Alfio Quarteroni became a Full Professor at the Catholic University of Brescia (1986-1989), at the University of Minnesota (Minneapolis, 1990-1992), and at the Ecole Polytechnique Fédérale de Lausanne (1989-2017). He is currently a professor at the Politecnico di Milano (since 1989), where he was the founder and first Director of the Lab for Modeling and Scientific Computing (MOX). Quarteroni was a plenary speaker at the International Congress of Mathematicians (ICM Madrid 2006), at the International Congress for Applied and Industrial Mathematics (ICIAM Hamburg 1995), and at many international conferences all over the world. In 1992, his innovative work in Computational Fluid Dynamics gained a NASA Group Achievement Award. He has also been awarded the Galileo Galilei International Prize for Science (2015), the Feng Kang Prize of the Chinese Academy of Sciences (2013), the Euler medal from ECCOMAS (2022), among many others. He is a fellow of the International Association of Computational Mechanics (2004), the Accademia dei Lincei (2004), the Society for Industrial and Applied Mathematics (SIAM, 2009), the European Academy of Sciences (2010), Academia Europaea (2014), the Lisbon Academy of Sciences (2018), European Community on Computational Methods in Applied Science (ECCOMAS, 2010), and the Swiss Academy of Engineering Sciences (2012).

Alfio Quarteroni has made significant impact on mathematics by developing finite elements and spectral methods, domain decomposition techniques, reduced order methods and their integration with machine learning techniques. His career has been marked by outstanding innovations in numerical methods for partial differential equations, and myriad practical applications, including earthquake simulations, models of the human heart and cardiovascular system, the improvement of sports performance, and industrial applications. His mathematical optimization methods contributed to the winning Swiss team in the America’s cup sailing competition (2003, 2007).

Alfio Quarteroni has a prolific record of over 400 peer-reviewed publications and 26 books, some of which have been translated into many languages. He has trained over 200 young scientists (MSc and PhD). He is well known for his contributions to fostering the applied mathematics community, particularly in Europe.

The subcommittee for the Lagrange prize was:

- Leah Edelstein-Keshet (University of British Columbia, Canada), Chair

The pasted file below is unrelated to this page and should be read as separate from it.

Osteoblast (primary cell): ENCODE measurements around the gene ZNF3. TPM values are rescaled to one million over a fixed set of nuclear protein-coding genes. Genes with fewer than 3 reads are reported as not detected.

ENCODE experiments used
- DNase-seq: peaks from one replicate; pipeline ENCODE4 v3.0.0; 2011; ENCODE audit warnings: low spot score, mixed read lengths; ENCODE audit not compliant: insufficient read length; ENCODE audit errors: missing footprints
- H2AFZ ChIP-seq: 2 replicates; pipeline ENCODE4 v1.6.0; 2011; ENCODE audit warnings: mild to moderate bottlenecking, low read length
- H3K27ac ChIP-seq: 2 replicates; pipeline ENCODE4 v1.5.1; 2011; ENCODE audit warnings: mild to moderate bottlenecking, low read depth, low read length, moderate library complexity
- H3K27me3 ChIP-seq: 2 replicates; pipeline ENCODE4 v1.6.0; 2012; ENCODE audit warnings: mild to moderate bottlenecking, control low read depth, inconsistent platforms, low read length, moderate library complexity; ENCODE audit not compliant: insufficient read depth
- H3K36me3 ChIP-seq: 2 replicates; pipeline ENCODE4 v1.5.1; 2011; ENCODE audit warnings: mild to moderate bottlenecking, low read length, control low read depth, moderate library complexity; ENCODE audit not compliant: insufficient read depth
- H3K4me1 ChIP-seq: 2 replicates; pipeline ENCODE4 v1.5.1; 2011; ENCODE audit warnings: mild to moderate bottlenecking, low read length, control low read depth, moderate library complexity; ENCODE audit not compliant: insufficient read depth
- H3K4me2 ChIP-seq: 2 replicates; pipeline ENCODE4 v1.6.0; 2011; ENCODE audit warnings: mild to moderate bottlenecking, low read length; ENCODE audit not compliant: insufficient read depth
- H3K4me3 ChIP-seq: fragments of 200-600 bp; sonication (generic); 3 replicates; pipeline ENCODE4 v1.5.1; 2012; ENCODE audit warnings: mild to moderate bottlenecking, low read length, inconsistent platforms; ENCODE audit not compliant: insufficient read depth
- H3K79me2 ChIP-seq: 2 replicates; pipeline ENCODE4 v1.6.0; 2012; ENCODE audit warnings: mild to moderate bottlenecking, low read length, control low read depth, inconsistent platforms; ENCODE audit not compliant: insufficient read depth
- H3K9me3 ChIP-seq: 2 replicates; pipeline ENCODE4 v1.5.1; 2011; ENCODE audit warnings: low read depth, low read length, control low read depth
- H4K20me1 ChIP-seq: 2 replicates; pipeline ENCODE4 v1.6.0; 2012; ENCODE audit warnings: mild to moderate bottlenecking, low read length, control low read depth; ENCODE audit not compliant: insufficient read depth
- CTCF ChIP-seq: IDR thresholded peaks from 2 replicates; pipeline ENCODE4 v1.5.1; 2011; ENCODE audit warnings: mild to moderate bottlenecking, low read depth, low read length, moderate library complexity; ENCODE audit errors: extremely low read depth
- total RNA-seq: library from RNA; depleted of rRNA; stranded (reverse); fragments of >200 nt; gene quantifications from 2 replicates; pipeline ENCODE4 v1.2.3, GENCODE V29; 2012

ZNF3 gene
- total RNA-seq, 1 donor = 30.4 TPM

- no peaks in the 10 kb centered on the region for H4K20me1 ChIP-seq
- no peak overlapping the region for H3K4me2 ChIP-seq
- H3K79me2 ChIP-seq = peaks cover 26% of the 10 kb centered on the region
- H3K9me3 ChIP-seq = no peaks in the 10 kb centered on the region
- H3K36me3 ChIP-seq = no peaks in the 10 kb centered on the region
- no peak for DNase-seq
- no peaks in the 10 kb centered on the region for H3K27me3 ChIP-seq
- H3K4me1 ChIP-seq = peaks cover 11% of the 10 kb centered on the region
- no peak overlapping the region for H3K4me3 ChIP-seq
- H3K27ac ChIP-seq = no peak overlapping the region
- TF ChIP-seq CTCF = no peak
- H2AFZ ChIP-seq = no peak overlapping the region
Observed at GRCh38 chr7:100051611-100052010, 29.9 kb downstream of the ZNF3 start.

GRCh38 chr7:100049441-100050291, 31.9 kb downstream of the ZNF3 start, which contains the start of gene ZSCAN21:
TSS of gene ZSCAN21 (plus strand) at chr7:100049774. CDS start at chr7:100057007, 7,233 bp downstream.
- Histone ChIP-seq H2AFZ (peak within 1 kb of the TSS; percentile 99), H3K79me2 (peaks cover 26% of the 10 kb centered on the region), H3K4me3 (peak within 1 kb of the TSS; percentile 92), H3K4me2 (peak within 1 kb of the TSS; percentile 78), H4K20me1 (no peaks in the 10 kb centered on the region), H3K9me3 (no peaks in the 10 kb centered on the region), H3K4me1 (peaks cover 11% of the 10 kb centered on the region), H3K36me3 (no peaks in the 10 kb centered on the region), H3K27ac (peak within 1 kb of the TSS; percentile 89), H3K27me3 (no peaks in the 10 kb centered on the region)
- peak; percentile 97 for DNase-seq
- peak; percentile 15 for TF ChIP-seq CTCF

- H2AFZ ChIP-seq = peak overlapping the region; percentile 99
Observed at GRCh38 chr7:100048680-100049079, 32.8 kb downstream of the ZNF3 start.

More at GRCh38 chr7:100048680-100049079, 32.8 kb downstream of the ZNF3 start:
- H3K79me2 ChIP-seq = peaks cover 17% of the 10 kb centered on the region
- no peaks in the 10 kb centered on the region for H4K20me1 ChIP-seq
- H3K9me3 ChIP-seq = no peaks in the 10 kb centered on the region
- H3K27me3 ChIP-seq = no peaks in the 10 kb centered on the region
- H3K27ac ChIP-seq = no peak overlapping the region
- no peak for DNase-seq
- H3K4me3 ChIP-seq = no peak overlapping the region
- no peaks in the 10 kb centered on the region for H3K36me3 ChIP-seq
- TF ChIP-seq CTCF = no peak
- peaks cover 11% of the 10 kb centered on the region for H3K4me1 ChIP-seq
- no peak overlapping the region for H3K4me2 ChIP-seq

- Rosa Donat (University of Valencia, Spain)
- Maurizio Falcone (University of Rome, Italy)
- Irena Lasiecka (University of Memphis, USA)
- Hiroshi Matano (University of Tokyo, Japan)
- Lloyd N. Trefethen (University of Oxford, UK)

### ICIAM Maxwell Prize

Awarded to Weinan E for his seminal contributions to applied mathematics and in particular on analysis and application of machine learning algorithms, multi-scale modeling, the modeling of rare events and stochastic partial differential equations.

The Maxwell Prize was established to provide international recognition to a mathematician who has demonstrated originality in applied mathematics. It was created on the initiative of the IMA (with the support of the James Clerk Maxwell Foundation), and first awarded in 1999. Carrying a cash award of USD 5000, the Maxwell Prize is presently funded by the IMA and by the James Clerk Maxwell Foundation.

Weinan E is the director of the Center for Machine Learning Research at Peking University and professor in the Department of Mathematics and Program in Applied and Computational Mathematics at Princeton University. He obtained his undergraduate degree at the University of Science and Technology of China in 1982, his master’s degree at the Chinese Academy of Sciences in 1985, and his Ph.D. at the University of California, Los Angeles in 1989. Professor E was the recipient of the ICIAM Collatz Prize in 2003, the Peter Henrici Prize of SIAM and ETH in 2019, and the Gordon Bell Prize from ACM in 2020. He has been invited to deliver a plenary lecture at ICM 2022. Professor E was elected fellow of the Institute of Physics in 2005, fellow of SIAM in 2009, member of the Chinese Academy of Sciences in 2011 and fellow of the American Mathematical Society in 2012.

Professor E’s research work draws inspiration from various disciplines of sciences. He has made profound impact in fluid dynamics, chemistry, material sciences, and soft condensed matter physics. He has contributed to the resolution of many long standing scientific problems such as the Burgers turbulence problem, and the Cauchy-Born rule for crystalline solids. A common theme of his work is to bring clarity to scientific issues through mathematics. A second theme is multi-scale and/or multi-physics modeling. He has made fundamental contributions to building the mathematical framework and finding effective numerical algorithms for modeling rare events. He has also made original contributions to multiscale analysis and algorithms through his work on heterogeneous multi-scale methods, multi-scale stochastic simulation algorithms, complex fluids and homogenization problems. In addition, Professor E and collaborators made fundamental contributions to the analysis and numerical algorithms of density functional theory, including studying its continuum limit and developing the PEXSI algorithm. More recently, Professor E pioneered the development of deep learning-based algorithms in scientific computing and computational science. His work on solving high dimensional stochastic control problems using deep learning-based algorithms in 2016 was the first paper on deep learning-based algorithms for high dimensional problems in scientific computing. He and collaborators have developed deep learning-based methodologies in molecular dynamics and quantum mechanics, and he pioneered the dynamical systems and control theory approach to machine learning and maximum principle-based algorithms for deep learning.